Coglianese noted that, in addition to the distinctive student-faculty collaboration that underlies everything that The Regulatory Review does, the Penn contributors to this year’s Supreme Court series came from across the faculty.
“This series features highly insightful and important contributions from members of our standing faculty, our clinical faculty, our adjunct faculty, our visiting faculty, and our wider Penn faculty community,” he said. “Plus, one of the essays was even co-authored by one of our students.”
Crawford Schneider L’24, said he was honored to co-author an essay published in the series. “To see my name with some of the foremost scholars in the country was amazing.”
The essays published in The Regulatory Review series provide a thoughtful and comprehensive analysis of the Court’s most recent regulatory decisions, and they offer valuable insights into the future of the regulatory state. We encourage readers to explore all the essays below.
Penn Contributions to the Supreme Court Series
Amanda Shanor, Assistant Professor in the Legal Studies & Business Ethics Department at The Wharton School
The Supreme Court affirms social media companies’ business models, dodging for now the issue of liability for harmful speech.
Michael Knoll, Theodore K. Warner Professor of Law and Professor of Real Estate and Co-Director of the Center for Tax Law and Policy at Penn Carey Law, and Ruth Mason, University of Virginia Law School
The Supreme Court narrowly rejects a Dormant Commerce Clause challenge to a California pork law.
Cara McClellan GEd’12, Director of the Advocacy for Racial and Civil Justice Clinic and Associate Practice Professor of Law at Penn Carey Law
The Supreme Court has severely limited more than 45 years of precedent holding it constitutional for colleges and universities to consider race in admissions.
Matthew Wiener, Lecturer in Law at Penn Carey Law and former Acting Chair and Vice Chair of the Administrative Conference of the United States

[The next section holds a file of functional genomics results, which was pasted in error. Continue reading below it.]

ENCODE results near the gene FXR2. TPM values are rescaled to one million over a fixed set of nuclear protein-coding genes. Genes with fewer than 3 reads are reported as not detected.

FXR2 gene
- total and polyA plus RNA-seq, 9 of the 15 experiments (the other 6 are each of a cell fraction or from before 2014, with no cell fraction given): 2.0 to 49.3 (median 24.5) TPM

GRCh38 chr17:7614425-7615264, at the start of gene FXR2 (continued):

The Supreme Court grants district-court jurisdiction in an opinion hampering agencies’ adjudicatory authority.
Kate Shaw, Professor of Law at Cardozo Law School and Visiting Professor at Penn Carey Law during the Spring 2023 semester, and Crawford Schneider L’24, Penn Carey Law
In Biden v. Nebraska, the Supreme Court again asserts its own authority to make society’s most important policy choices.
Tobias Barrington Wolff, the Jefferson B. Fordham Professor of Law and Deputy Dean for Equity & Inclusion at Penn Carey Law
The Supreme Court undercut antidiscrimination law in a case where the key issues were stipulated by the parties, leaving lower courts little guidance in how to apply its ruling.
Additional Contributions to The Regulatory Review’s Supreme Court Series
Robyn M. Powell, University of Oklahoma College of Law
The Court opens a new avenue for redress for disabled students seeking an equitable education.
Monika U. Ehrman, Southern Methodist University School of Law, and Robin Kundis Craig, USC Gould School of Law
EPA’s regulatory authority is limited by the Supreme Court’s interpretation of “waters of the United States.”
Ronald Levin, Washington University School of Law
The U.S. Supreme Court holds that states lack standing to challenge immigration prioritization guidelines.